Somehow, I was able to communicate my love of the sport through writing, and was accepted into this tribe of women. I was a Trail Sister. Strangely, the acceptance made me feel like more of an imposter. My email address was on the same email chain as Krissy Moehl? How did that happen? I’ve watched her TedX thousands of times. My ocean was growing, but I was the same minnow. I kept writing because I wanted to be that voice of ‘average” for other women out there who felt like imposters. Which is strange, because I know this community to be wildly accepting, so why do we feel like imposters? Also, how can I help others feel welcome when I feel like I’m the nerd who snuck into the party and could get caught anytime? Average or not, I kept writing. I started my own blog, accidentally garnering thousands of readers in one week after writing about the 2017 Barkley finish. Now I felt like an imposter for running AND writing.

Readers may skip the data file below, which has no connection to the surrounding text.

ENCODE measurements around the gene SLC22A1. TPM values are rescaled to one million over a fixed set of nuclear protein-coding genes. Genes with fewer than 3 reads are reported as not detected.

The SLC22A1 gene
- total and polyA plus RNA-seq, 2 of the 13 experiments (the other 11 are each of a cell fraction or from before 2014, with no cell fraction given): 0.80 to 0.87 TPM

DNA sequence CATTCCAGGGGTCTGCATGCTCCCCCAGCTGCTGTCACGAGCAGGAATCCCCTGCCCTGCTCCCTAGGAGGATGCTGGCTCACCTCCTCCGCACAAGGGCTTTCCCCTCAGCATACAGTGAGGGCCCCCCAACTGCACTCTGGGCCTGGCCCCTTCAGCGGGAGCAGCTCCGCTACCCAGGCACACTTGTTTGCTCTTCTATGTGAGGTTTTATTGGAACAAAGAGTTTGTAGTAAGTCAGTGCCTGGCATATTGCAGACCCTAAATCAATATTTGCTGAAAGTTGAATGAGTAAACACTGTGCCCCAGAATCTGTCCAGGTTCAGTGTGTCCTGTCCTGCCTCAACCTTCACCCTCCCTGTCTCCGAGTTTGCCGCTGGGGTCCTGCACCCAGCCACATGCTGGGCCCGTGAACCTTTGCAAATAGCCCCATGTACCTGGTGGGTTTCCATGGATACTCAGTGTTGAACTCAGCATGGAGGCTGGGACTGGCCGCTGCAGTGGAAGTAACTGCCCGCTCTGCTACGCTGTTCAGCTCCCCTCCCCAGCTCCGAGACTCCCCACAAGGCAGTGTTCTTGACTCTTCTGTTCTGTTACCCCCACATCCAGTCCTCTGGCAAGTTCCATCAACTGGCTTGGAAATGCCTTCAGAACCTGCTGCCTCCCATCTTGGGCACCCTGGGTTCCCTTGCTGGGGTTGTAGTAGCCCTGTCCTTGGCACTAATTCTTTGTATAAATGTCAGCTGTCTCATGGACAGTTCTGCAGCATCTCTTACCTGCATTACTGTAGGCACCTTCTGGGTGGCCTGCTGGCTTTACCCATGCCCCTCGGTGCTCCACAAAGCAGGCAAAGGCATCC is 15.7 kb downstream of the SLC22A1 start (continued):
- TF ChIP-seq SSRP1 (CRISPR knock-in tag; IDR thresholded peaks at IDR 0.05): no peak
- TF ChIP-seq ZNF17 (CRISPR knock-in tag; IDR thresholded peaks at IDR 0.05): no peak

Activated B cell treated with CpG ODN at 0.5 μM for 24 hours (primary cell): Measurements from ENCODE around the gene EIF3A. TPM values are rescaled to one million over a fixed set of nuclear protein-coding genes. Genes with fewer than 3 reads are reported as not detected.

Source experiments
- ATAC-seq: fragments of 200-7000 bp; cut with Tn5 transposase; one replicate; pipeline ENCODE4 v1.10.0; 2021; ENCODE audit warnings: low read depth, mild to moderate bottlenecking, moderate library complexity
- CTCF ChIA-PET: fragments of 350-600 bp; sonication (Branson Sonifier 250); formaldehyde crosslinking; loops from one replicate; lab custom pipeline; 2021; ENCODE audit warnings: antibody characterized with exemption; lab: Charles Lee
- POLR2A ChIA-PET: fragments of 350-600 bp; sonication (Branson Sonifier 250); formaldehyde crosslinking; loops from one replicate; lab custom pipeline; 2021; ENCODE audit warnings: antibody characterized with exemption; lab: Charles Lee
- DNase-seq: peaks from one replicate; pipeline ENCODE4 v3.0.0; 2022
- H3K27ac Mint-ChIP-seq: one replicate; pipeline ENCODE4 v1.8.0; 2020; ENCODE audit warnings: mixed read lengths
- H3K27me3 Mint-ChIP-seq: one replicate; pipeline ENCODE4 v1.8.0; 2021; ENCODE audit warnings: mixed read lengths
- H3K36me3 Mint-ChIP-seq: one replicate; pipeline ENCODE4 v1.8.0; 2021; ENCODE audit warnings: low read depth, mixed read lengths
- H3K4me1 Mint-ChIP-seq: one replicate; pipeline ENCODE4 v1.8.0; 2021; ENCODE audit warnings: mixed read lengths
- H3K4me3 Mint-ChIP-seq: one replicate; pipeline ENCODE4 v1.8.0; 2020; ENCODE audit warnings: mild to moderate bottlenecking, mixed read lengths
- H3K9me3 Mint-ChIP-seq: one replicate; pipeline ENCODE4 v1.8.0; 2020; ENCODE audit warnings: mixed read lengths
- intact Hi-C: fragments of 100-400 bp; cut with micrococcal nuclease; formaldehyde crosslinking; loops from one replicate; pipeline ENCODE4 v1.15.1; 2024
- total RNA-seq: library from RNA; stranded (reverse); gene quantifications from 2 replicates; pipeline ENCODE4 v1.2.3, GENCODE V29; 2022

Then, in Spring of 2017, with three road marathons and three trail 50k races under my belt, and a blog that people actually read, yet still feeling like an imposter, I sent an email I never thought would get read. Jenn Shelton was accepting athletes for training. She was only taking a handful of clients. I sent in my application in full hail Mary fashion.

That time my coach shared my blog.

She chose me. Since June, I’ve received tailor-made workouts, notes of affirmation, gentle guidance, and firm chiding from Jenn. She has helped me grow in ways I never thought possible, and pushed me to sign up for my first 50 mile race. Me, who couldn’t run 1⁄4 mile in January of 2013. Me, who finished her first marathon as the cones were being picked up. Me, who DNF’d three 50k races before finishing in 19 degree weather at Bandera.

Surreal is a cop-out, but this was just that. Then, in another “I don’t deserve this, but I’ll apply” moment, I sent in my info for an ambassadorship with Trail Racing Over Texas – an organization disguised as a group that puts on races as a way to camouflage their true work of changing lives, and spreading endless amounts of laughter and joy. If you don’t know Rachel & Rob Goyen, I feel bad for you. I had now been accepted by Trail Sisters, my running idol, and the best damn race group in the nation. Was I real?